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3. The Cult of Science
The characteristic feature of modem Western civilization is not its scientific achievements and their service for the improvement of people's standard of living and the prolongation of the average length of life. These are merely the effect of the establishment of a social order in which, by the instrumentality of the profit-and-loss system, the most eminent members of society are prompted to serve to the best of their abilities the well-being of the masses of less gifted people. What pays under capitalism is satisfying the common man, the customer. The more people you satisfy, the better for you.3
This system is certainly not ideal or perfect. There is in human affairs no such thing as perfection. But the only alternative to it is the totalitarian system, in which in the name of a fictitious entity, "society," a group of directors determines the fate of all the people. It is paradoxical indeed that the plans for the establishment of a system that, by fully regulating the conduct of every human being, would annihilate the individual's freedom were proclaimed as the cult of science. Saint-Simon usurped the prestige of Newton's laws of gravitation as a cloak for his fantastic totalitarianism, and his disciple, Comte, pretended to act as the spokesman of science when he tabooed, both as vain and as useless, certain astronomical studies that only a short time later produced some of the nineteenth-century's most remarkable scientific results. Marx and Engels arrogated for their socialist plans the label "scientific." The socialist or communist prepossession and activities of outstanding champions of logical positivism and "unified science" are well known.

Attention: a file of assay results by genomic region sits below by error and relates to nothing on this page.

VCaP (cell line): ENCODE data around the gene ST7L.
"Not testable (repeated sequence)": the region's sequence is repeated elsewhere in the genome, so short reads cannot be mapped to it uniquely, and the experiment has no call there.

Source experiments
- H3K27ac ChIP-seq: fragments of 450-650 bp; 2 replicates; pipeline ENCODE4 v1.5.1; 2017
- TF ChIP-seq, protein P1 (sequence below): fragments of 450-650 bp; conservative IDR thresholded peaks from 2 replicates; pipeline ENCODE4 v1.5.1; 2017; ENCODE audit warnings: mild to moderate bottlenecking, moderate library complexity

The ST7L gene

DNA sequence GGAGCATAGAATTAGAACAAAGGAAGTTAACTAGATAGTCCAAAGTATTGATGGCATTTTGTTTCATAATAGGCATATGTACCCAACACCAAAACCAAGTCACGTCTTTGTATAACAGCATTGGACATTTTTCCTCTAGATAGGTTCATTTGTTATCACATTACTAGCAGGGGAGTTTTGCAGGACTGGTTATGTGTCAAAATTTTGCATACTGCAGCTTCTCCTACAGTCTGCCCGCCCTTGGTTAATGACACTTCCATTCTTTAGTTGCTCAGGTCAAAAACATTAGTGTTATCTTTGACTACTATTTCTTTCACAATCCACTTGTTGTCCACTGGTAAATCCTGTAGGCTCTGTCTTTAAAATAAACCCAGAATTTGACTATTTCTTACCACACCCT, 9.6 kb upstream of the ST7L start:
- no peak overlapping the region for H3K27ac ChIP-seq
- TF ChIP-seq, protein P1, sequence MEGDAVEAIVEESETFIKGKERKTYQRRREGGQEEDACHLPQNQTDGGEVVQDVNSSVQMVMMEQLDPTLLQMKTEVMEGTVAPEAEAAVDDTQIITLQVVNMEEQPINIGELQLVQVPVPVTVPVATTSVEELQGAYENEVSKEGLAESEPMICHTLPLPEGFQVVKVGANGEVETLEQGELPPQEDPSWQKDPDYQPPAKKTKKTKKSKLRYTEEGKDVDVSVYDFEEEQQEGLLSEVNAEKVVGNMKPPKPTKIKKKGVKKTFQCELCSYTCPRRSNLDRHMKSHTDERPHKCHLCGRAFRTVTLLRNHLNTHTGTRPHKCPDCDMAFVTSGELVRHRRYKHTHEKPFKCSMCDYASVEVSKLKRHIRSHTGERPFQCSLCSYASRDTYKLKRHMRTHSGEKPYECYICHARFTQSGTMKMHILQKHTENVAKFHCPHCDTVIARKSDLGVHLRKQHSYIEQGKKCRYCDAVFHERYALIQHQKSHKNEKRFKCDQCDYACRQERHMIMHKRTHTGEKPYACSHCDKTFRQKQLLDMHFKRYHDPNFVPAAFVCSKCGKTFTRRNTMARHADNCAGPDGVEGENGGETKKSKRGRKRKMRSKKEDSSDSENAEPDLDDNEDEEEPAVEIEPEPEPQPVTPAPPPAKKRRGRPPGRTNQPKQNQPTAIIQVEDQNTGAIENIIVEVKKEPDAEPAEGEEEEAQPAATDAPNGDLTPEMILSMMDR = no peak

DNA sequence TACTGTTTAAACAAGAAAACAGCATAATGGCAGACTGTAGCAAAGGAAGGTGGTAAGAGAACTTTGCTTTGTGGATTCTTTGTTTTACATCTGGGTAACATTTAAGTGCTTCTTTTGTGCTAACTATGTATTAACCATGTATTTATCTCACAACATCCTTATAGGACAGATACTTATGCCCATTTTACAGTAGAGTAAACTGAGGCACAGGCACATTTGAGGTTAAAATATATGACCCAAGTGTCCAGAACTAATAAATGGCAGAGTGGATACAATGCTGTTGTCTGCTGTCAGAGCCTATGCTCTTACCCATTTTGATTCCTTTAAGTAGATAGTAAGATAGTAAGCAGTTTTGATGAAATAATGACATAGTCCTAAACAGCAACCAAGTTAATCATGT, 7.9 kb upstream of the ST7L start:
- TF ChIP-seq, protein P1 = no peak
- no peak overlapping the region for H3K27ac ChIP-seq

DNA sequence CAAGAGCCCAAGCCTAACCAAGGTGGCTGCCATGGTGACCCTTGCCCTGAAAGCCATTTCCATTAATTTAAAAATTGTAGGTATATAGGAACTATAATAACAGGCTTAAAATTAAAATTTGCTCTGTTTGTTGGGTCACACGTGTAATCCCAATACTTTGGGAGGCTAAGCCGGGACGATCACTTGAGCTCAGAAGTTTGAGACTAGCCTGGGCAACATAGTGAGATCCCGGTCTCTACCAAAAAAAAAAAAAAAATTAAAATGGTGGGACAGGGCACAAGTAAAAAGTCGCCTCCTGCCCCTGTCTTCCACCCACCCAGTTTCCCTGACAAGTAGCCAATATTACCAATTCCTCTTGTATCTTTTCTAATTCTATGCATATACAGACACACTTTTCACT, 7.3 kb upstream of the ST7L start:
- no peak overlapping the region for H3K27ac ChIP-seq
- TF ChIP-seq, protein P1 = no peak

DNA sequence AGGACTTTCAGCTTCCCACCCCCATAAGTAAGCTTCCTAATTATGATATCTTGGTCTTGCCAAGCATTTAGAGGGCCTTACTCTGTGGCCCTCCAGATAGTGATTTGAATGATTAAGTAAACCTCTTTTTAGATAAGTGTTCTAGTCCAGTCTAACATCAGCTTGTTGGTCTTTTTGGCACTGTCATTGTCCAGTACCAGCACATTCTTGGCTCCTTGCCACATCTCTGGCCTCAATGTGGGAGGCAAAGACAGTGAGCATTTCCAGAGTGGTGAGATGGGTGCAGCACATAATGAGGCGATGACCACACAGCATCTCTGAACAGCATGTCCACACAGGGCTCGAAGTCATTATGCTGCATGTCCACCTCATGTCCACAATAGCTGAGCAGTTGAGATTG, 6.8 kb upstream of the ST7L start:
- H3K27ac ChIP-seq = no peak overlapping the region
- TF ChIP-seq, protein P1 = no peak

The history of science is the record of the achievements of individuals who worked in isolation and, very often, met with indifference or even open hostility on the part of their contemporaries. You cannot write a history of science "without names." What matters is the individual, not "team work." One cannot "organize" or "institutionalize" the emergence of new ideas. A new idea is precisely an idea that did not occur to those who designed the organizational frame, that defies their plans, and may thwart their intentions. Planning other peoples' actions means to prevent them from planning for themselves, means to deprive them of their essentially human quality, means enslaving them.
The great crisis of our civilization is the outcome of this enthusiasm for all-round planning. There have always been people prepared to restrict their fellow citizens' right and power to choose their own conduct. The common man always looked askance upon all those who eclipsed him in any regard, and he advocated conformity, Gleichschaltung. What is new and characterizes our age is that the advocates of uniformity and conformity are raising their claims on behalf of science.
- 3. "Modern civilization, nearly all civilization, is based on the principle of making things pleasant for those who please the market and unpleasant for those who fail to do so." Edwin Cannan, An Economist's Protest (London, 1928), pp. vi ff.